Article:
The organ featured in this recital by Mr. Böhme is the new "Bach Organ" built by Gerald Woehl dedicated in 2000 according to the official St Thomas Church.

the new "Bach Organ" built by Gerald Woehl

Brustwerk (I)
Grob Gedackt 8'
Klein Gedackt 4'
Principal 2'
Super Gemßhörnlein 2 f.
Quint-Sexta 2 f.
Sieflit 1'

Hauptwerk (II)
Bordun 16'
Principal 8'
Violdagamba 8'
Rohrflöth 8'
Quinta 6'
Octav 4'
Nassatquint 3'
Superoctav 2'
Queerflöth 2'
Sesquialtera 3 f.
Mixtur 6 f.
Cimbel 3 f.
Fagott 16'
Trombetta 8'

Oberwerk (III)
Quintaden 16'
Prinzipal 8'
Gedackt 8'
Gemßhorn 8'
Flauta doux 8'
Octav 4'
Hohlflöth 4'
Hohlquint 3'
Superoctav 2'
Plickflöth 2'
Sesquialtera 3 f.
Scharff 4 f.
Vox Humana 8'
Hautbois 8'

Echo (IV)
Barem 16'
Still Gedackt 8'
Quintaden 8'
Principal 8'
Nachthorn 4'
Spitzflöth 4'
Spitzquint 4'
Octav 2'
Schweitzerflöth 2'
Rauschquint 1' 1/2
Superoctävlein 1'
Cimbel 3 f.
Regal 8'

Großer Untersatz 32'
Prinzipal 16'
Violon 16'
Sub Bass 16'
Octav 8'
Gedackt 8'
Quintaden 8'
Superoctav 4'
Bauerflöth 1'
Mixtur 6 f.
Posaun Bass 32'
Posaun Bass 16'
Trombet 8'
Cornet 2'
Glockenspiel 2'

TEMPERAMENT: modified Neidhardt
PITCH: a'=465 with Chorton.

Disposition Sauer-Orgel 1908/2005


Principal 16fuß
Salicional 16fuß
Bordun 16fuß
Gedackt 16fuß
Principal 8fuß
Principal 8fuß
Geigenprincipal 8fuß
Schalmei 8fuß
Viola di Gamba 8fuß
Salicional 8fuß
Gemshorn 8fuß
Harmonica 8fuß
Dulciana 8fuß
Dolce 8fuß
Doppelfloete 8fuß
Flûte harmonique 8fuß
Flute harmonique 8fuß
Konzertfloete 8fuß
Flauto dolce 8fuß
Rohrfloete 8fuß
Gedackt 8fuß
Gedackt 8fuß
Quintatön 8fuß
Octave 4fuß
Quinte 5 1/3fuß
Salicional 4fuß
Octave 4fuß
Flauto dolce 4fuß
Gemshorn 4fuß
Quinte 2 2/3fuß
Rohrfloete 4fuß
Piccolo 2fuß
Violini 4fuß
Cornett 3fach
Octave 2fuß
Mixtur 4fach
Rauschquinte 2fach
Cymbel 3fach
Mixtur 3fach
Tuba 8fuß
Cornett 2-4fach
Clarinette 8fuß
Scharf 5fach

Groß-Cymbel 4fach

Trompete 16fuß

Trompete 8fuß


Thomaskirche (Leipzig)

December 12, 1409
Foundation of Leipzig University in the Monastery of St. Thomas
September 14, 1477
The oldest bell “Gloriosa” was cast
Renovation of the nave into a late Gothic style hall church
June 24, 1519
Service held for the beginning of the Leipzig Debate between Martin Luther and Johannes Eck
May 25, 1539
Martin Luther gives a sermon, introducing the Reformation to Leipzig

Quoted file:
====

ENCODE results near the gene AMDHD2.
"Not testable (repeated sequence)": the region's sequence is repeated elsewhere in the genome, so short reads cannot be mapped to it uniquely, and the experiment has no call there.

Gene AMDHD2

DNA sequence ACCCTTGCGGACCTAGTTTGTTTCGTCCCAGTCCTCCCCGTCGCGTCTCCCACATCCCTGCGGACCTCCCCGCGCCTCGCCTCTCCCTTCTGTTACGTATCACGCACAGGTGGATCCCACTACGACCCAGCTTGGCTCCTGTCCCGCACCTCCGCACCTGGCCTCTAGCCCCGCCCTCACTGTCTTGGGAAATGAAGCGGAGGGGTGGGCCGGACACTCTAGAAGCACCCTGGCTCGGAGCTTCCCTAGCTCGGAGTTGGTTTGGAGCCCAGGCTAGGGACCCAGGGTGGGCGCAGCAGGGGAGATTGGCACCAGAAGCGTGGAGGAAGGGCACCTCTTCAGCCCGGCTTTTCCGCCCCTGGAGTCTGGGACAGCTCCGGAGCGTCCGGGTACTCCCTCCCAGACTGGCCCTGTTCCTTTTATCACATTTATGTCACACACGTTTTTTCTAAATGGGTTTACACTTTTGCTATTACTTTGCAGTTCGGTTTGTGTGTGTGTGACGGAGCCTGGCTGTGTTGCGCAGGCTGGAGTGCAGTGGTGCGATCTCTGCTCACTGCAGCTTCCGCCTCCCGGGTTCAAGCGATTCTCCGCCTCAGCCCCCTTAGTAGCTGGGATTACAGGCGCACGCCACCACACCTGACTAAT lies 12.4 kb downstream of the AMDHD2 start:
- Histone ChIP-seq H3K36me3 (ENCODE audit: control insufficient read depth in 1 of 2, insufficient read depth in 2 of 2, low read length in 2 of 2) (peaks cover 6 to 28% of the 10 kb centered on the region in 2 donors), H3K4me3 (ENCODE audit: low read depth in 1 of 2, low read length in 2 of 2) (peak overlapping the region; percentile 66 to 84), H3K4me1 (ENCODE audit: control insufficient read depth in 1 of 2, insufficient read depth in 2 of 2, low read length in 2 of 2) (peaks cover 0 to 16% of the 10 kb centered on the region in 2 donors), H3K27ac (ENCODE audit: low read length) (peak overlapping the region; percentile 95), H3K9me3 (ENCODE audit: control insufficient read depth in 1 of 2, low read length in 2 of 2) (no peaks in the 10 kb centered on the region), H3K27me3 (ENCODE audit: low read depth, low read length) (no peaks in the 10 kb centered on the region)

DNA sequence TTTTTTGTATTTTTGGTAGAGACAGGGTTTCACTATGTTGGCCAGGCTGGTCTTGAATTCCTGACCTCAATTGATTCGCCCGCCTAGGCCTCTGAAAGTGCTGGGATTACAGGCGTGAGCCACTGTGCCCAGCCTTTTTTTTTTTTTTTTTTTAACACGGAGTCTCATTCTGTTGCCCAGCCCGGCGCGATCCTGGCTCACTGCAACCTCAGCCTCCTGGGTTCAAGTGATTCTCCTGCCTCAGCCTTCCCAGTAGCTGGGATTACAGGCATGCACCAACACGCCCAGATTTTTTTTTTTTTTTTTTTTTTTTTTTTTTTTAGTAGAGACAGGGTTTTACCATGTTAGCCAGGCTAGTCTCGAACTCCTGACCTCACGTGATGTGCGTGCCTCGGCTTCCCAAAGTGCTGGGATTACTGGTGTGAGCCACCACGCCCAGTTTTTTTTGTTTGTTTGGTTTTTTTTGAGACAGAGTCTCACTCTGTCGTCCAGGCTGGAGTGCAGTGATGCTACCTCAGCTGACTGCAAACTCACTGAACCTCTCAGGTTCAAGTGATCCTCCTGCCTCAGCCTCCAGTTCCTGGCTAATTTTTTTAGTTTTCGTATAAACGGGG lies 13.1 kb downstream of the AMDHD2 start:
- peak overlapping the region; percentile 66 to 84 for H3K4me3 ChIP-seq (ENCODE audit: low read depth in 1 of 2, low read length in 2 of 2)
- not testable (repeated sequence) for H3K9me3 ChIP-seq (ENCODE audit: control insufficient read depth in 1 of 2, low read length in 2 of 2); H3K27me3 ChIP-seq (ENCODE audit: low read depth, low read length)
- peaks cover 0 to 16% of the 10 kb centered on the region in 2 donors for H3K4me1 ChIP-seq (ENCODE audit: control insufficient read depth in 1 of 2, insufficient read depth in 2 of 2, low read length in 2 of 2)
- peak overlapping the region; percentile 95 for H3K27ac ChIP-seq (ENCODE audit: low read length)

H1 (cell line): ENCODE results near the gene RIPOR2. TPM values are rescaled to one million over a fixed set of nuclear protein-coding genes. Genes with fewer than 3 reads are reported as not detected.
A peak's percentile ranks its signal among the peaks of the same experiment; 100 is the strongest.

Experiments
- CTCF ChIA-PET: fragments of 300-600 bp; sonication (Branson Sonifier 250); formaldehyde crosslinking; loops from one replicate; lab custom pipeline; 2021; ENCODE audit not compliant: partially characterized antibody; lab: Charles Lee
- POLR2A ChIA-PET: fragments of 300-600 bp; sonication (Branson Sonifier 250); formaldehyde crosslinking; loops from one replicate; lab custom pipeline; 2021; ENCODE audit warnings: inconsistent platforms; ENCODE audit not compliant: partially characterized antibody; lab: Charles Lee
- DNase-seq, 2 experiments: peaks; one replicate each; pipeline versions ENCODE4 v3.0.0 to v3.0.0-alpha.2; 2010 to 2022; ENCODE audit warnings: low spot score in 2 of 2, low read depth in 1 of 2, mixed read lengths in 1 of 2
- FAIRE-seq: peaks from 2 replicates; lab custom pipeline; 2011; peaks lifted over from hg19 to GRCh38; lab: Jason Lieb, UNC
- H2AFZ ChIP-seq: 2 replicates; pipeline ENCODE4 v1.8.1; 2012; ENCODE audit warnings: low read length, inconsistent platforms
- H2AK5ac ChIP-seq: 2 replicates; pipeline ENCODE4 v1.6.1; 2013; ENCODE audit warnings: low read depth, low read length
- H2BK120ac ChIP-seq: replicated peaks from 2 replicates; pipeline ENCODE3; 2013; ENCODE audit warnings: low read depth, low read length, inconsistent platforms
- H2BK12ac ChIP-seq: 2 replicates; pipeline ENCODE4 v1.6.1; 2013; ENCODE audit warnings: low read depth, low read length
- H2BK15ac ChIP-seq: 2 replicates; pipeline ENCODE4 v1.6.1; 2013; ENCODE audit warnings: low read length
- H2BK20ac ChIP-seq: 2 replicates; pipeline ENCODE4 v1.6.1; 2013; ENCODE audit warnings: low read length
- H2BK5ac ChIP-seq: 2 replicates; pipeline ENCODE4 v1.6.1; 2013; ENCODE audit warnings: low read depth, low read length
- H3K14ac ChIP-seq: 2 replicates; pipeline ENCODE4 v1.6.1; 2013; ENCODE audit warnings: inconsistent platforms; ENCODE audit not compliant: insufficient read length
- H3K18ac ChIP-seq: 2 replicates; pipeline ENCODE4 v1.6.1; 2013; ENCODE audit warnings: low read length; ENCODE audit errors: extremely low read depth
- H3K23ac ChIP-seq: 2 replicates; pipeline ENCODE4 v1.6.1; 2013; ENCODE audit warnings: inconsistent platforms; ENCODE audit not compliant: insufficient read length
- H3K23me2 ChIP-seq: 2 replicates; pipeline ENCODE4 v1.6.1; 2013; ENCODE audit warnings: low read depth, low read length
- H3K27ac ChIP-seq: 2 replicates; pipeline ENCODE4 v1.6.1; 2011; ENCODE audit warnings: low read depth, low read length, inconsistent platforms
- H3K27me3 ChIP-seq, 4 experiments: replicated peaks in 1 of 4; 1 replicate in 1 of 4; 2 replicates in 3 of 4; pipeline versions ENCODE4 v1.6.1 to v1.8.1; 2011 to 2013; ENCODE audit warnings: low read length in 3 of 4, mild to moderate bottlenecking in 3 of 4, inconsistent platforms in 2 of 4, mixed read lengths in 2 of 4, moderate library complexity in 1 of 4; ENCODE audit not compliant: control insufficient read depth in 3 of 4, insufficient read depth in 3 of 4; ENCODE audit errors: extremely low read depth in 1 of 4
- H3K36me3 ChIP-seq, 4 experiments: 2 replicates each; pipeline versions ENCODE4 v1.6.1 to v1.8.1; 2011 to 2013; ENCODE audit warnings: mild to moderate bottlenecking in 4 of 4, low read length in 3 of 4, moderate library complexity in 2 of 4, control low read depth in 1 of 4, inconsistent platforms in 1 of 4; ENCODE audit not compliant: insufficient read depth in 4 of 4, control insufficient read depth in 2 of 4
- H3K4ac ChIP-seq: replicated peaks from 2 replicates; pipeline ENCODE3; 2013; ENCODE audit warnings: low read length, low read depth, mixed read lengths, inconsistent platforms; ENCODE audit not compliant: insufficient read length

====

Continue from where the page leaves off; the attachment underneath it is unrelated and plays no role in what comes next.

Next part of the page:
Closing of the monastery and destruction of its buildings
Johann Sebastian Bach is cantor in Leipzig
April 11, 1727
First Performance of St. Matthew Passion by Bach on Good Friday
Renovation of the St. Thomas School
May 12, 1789
Wolfgang Amadeus Mozart plays the organ at St. Thomas
Troops under Napoleon store munitions in the church
St. Thomas is used as a military hospital during the Battle of Leipzig (“Battle of Nations”) when Napoleon was defeated
August 16, 1813
The composer Richard Wagner was baptized[1]
April 4, 1841
Bach’s St. Matthew Passion performance repeated by Felix Mendelssohn
September 16, 1842
Founding of “Gustav-Adolf-Werk”, an organization whose mission continues to be providing support for minority protestant churches throughout the world.Website for the Gustav-Adolf-Werkes e. V., Leipzig
April 23, 1843
Dedication of the Bach Memorial; built under Mendelssohn’s direction
November 26, 1848
Commemoration of the life of Robert Blum takes place in the St. Thomas Church
Renovation of the church in the Neo-Gothic style
The Sauer organ is built
Closing of the St. Thomas School
The church superintendent’s house is built on the site of the St. Thomas School
Dedication of the Bach statue designed by Carl Seffner
The last tower keeper moves out of the bell tower apartment
December 4, 1943
The bell tower is damaged by fire bombs dropped by Allied bombers
Bach’s grave is moved to the St. Thomas Church
Interior renovation of the church
Schuke organ installed
Initiation of the complete restoration of the church
Dedication of the restored Paulus altar
Installation of the Mendelssohn window
Removal of the Schuke organ
June 11, 2000
Dedicaton of the restored St. Thomas Church with the new Bach organ
July 28, 2000
Celebration of the 250th anniversary of Johann Sebastian Bach’s death
October 18, 2008
Dedication of the copy of the Felix Mendelssohn statue across from St. Thomas